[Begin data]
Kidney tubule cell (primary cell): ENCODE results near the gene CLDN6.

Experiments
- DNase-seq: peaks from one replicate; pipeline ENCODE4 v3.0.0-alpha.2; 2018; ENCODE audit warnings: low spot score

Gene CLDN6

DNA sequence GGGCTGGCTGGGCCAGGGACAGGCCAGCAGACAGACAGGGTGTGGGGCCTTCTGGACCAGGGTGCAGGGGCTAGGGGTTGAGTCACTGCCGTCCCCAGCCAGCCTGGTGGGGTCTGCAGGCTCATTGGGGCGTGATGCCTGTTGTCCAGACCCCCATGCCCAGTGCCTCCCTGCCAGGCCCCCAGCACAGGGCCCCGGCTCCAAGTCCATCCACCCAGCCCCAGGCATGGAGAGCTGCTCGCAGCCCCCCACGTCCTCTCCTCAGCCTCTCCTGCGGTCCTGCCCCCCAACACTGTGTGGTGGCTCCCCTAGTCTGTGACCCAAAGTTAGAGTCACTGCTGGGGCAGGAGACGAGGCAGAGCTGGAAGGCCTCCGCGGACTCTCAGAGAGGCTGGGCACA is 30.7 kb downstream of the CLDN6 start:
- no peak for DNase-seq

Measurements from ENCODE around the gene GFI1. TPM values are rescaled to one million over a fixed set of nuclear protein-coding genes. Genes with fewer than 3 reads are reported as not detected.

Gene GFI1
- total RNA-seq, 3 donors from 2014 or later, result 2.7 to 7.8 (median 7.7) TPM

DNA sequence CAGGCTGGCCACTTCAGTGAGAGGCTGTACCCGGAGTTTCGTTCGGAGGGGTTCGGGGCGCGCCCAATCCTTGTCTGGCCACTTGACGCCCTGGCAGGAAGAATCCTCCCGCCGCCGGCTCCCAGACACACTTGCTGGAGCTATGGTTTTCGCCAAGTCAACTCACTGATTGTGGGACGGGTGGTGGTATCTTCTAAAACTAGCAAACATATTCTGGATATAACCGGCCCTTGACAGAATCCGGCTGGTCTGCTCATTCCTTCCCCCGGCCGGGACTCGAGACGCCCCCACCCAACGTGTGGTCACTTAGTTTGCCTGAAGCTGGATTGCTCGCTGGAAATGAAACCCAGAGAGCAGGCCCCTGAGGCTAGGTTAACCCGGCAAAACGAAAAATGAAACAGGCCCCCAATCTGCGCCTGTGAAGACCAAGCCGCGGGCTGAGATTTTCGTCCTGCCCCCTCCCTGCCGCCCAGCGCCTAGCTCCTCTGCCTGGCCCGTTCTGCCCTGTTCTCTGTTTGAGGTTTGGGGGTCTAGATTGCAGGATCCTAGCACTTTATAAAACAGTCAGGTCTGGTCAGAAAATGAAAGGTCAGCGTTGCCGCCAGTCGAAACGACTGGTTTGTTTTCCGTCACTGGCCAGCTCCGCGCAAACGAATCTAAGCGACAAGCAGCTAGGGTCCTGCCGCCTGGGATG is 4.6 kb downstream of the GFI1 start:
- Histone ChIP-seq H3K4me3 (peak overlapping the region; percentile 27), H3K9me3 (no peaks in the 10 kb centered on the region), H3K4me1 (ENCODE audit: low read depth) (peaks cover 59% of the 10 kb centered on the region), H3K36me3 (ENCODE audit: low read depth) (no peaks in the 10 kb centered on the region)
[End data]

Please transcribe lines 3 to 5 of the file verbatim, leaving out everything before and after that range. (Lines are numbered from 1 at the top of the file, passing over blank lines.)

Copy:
- DNase-seq: peaks from one replicate; pipeline ENCODE4 v3.0.0-alpha.2; 2018; ENCODE audit warnings: low spot score

Gene CLDN6

DNA sequence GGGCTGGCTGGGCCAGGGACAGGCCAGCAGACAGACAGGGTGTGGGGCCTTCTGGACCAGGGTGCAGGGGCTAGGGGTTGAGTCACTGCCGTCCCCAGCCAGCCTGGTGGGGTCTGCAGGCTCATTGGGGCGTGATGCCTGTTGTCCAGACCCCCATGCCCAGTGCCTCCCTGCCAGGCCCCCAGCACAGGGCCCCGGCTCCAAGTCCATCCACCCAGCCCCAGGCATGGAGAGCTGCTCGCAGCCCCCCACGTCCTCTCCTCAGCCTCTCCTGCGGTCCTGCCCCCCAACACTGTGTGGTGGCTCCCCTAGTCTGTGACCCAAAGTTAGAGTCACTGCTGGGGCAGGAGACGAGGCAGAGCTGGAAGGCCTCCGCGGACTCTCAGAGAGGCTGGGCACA is 30.7 kb downstream of the CLDN6 start: